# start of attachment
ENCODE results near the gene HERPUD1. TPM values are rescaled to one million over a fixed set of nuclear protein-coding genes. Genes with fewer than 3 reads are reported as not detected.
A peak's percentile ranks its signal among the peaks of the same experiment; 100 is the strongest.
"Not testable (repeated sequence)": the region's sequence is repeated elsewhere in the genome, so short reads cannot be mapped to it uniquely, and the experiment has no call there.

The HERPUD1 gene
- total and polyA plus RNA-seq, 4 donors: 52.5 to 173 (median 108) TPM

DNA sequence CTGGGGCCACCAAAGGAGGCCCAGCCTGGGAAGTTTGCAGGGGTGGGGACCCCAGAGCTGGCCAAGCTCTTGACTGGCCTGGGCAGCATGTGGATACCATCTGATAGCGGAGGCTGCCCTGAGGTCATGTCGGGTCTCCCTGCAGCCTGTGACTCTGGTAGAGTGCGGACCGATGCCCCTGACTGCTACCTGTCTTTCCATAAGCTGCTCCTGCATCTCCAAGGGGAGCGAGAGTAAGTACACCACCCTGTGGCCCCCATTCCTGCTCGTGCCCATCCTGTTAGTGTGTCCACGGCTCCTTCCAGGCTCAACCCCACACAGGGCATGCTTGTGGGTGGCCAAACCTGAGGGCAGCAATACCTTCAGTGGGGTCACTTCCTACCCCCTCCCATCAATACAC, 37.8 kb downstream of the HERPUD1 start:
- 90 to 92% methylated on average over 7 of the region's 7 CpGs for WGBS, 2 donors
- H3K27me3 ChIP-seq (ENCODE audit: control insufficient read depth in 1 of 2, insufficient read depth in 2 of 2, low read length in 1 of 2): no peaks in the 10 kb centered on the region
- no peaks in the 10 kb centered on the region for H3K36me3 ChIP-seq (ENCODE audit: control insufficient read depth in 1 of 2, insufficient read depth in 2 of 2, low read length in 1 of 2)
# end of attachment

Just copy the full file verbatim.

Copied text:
ENCODE results near the gene HERPUD1. TPM values are rescaled to one million over a fixed set of nuclear protein-coding genes. Genes with fewer than 3 reads are reported as not detected.
A peak's percentile ranks its signal among the peaks of the same experiment; 100 is the strongest.
"Not testable (repeated sequence)": the region's sequence is repeated elsewhere in the genome, so short reads cannot be mapped to it uniquely, and the experiment has no call there.

The HERPUD1 gene
- total and polyA plus RNA-seq, 4 donors: 52.5 to 173 (median 108) TPM

DNA sequence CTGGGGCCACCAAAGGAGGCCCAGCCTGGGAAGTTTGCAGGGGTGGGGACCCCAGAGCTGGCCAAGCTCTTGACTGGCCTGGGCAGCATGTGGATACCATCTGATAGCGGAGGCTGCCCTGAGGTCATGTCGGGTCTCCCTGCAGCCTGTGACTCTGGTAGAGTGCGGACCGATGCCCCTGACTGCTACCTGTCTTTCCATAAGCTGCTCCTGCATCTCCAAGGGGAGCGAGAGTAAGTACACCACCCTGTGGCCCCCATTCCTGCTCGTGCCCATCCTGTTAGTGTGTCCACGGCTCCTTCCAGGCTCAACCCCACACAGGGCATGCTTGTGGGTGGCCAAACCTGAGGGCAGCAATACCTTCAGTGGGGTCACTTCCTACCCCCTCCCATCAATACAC, 37.8 kb downstream of the HERPUD1 start:
- 90 to 92% methylated on average over 7 of the region's 7 CpGs for WGBS, 2 donors
- H3K27me3 ChIP-seq (ENCODE audit: control insufficient read depth in 1 of 2, insufficient read depth in 2 of 2, low read length in 1 of 2): no peaks in the 10 kb centered on the region
- no peaks in the 10 kb centered on the region for H3K36me3 ChIP-seq (ENCODE audit: control insufficient read depth in 1 of 2, insufficient read depth in 2 of 2, low read length in 1 of 2)